An indoor herb garden makes so much sense! We love herbs but they are typically sold in such large bunches that they end up spoiling before we can finish them. Under those circumstances a living herb garden is the perfect solution! But let’s face it. Canada really only has two seasons: winter and the month of July. The perfect solution for us was to start growing our own herbs indoors! Growing our own will not only curtail our current food waste, but provide a ready source of nutrient rich, flavour-packed herbs year-round!
Find a Sunny Window
We have the perfect sunny spot in a window that faces South to grow herbs successfully! With the help of Ikea’s SATSUMAS plant stand and VILDAPEL plant pots, we got busy setting up our little herb garden.
We selected five herbs to grow indoors: basil, rosemary, chives, sage and mint. All these herbs work well in pots. Mint is a particularly invasive herb in the garden so it’s especially great for growing in a container garden.
My personal favourites are basil and rosemary.
To plant our herbs, we purchased some potting soil at our local garden centre. However, we didn’t realize that potting soil can be different for outdoor vs. indoor use. The first bag of potting soil we purchased was labeled organic. I grabbed it without reading the lable too closely thinking it was what we needed. But when I opened the bag, I saw that the soil was dense and there were even some red wiggler worms in the mix. Worms are great for composting in the garden, but not so practical for indoor containers.
Luckily the garden centre was good about allowing us to exchange the soil and this time I asked for their recommendation. They recommended a container mix that included peat moss, coconut husk fibre, fertilizer and composted manure and a wetting agent which combine to make container maintenance easier.
The VILDAPEL plant pot is made out of bamboo, which is a renewable material.The bottom has a 1.5” liner which is great for catching water runoff. While we were at the garden centre, we found the perfect plastic pots with drainage holes. We’ll use those to plant the actual herbs into before popping them into the VILDAPEL; an ideal pairing.
Plant the Herb Garden
We worked out in the garage to contain the mess. Hubs set up his work bench as a potting station (the bag of soil you see pictured below was the one we had to take back).
Hubs poured some of the potting soil into a plastic container to make it easier to work with.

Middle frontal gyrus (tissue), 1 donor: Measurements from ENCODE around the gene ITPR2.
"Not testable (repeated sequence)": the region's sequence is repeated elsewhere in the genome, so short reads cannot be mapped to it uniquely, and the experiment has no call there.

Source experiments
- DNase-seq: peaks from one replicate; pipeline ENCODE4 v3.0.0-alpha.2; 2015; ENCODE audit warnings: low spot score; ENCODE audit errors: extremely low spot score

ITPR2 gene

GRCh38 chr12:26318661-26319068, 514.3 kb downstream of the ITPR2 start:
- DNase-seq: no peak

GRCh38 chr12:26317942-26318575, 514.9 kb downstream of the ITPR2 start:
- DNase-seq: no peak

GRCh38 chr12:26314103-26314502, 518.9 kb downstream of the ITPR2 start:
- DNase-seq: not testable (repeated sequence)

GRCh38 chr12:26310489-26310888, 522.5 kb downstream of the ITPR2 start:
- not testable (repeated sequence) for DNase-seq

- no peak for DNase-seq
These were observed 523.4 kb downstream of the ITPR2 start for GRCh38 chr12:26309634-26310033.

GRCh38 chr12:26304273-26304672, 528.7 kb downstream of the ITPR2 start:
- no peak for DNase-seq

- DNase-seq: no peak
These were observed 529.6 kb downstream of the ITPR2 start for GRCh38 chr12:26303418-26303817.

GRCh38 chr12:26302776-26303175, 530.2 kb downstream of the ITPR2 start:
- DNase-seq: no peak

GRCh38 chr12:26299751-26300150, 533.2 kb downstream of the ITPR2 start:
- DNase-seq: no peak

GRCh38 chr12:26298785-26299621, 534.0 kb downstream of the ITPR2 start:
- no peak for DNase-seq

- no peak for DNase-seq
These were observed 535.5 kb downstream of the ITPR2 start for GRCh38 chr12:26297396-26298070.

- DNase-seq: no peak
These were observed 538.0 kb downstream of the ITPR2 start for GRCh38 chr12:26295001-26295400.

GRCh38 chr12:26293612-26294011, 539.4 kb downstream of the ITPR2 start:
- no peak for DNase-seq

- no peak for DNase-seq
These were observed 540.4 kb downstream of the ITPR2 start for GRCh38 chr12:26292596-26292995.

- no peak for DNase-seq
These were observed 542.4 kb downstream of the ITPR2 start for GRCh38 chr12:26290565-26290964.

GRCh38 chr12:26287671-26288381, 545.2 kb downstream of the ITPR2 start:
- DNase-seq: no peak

Although it isn’t necessary, we had some leftover landscape cloth from an outdoor project and placed it into the bottom of each plastic pot. The cloth allows water to drain through, but keeps the dirt in place.
We then added some soil into the bottom of each pot.
When removing the herb plant from its original container, loosen the soil around the roots and tease them out so they’re able to grow into the new soil.
Centre the herb in the pot. However, also make sure that the finished level will end up sitting below the rim. This allows room so water doesn’t spill over the edge of the pot when the plants are watered. You can then fill in any gaps around the side with additional potting soil.
The holes in the bottom of the plastic pot provide extra insurance. Importantly, they allow water to drain so water can’t accumulate and can’t rot out the roots of the herbs.
Give the herbs a good watering and they’re ready to come indoors.
Balanced on the rim, the herb pot sits at just the right height to allow excess water to drain into the plastic that lines the inside of the VILDAPEL plant pot.
To round out our herb garden, I wanted to keep a pair of pruners nearby to allow easy harvest of our herbs. Likewise, you could also use scissors.
They say that necessity is the mother of invention, and that is how I stumbled on a brilliant use for the VEMUND Marker/eraser holder. Since the VEMUND is magnetic, I thought I’d see if it would work on the metal shelf of the plant stand to hold the pruners. As you can see below, it fit perfectly!
To make this new storage solution both functional and beautiful, I moved the VEMUND to the back of the plant stand. The VEMUND is great for keeping the pruners hidden but still close at hand – right where they belong!
Stay tuned for Part 2 of growing your own herbs when we publish our next post on ‘Sustainable Sunday’! We’ll be showing you how to harvest and use your basil to make pesto! I suspect there’s going to be lots of good eats ahead as we explore how to live more sustainably!
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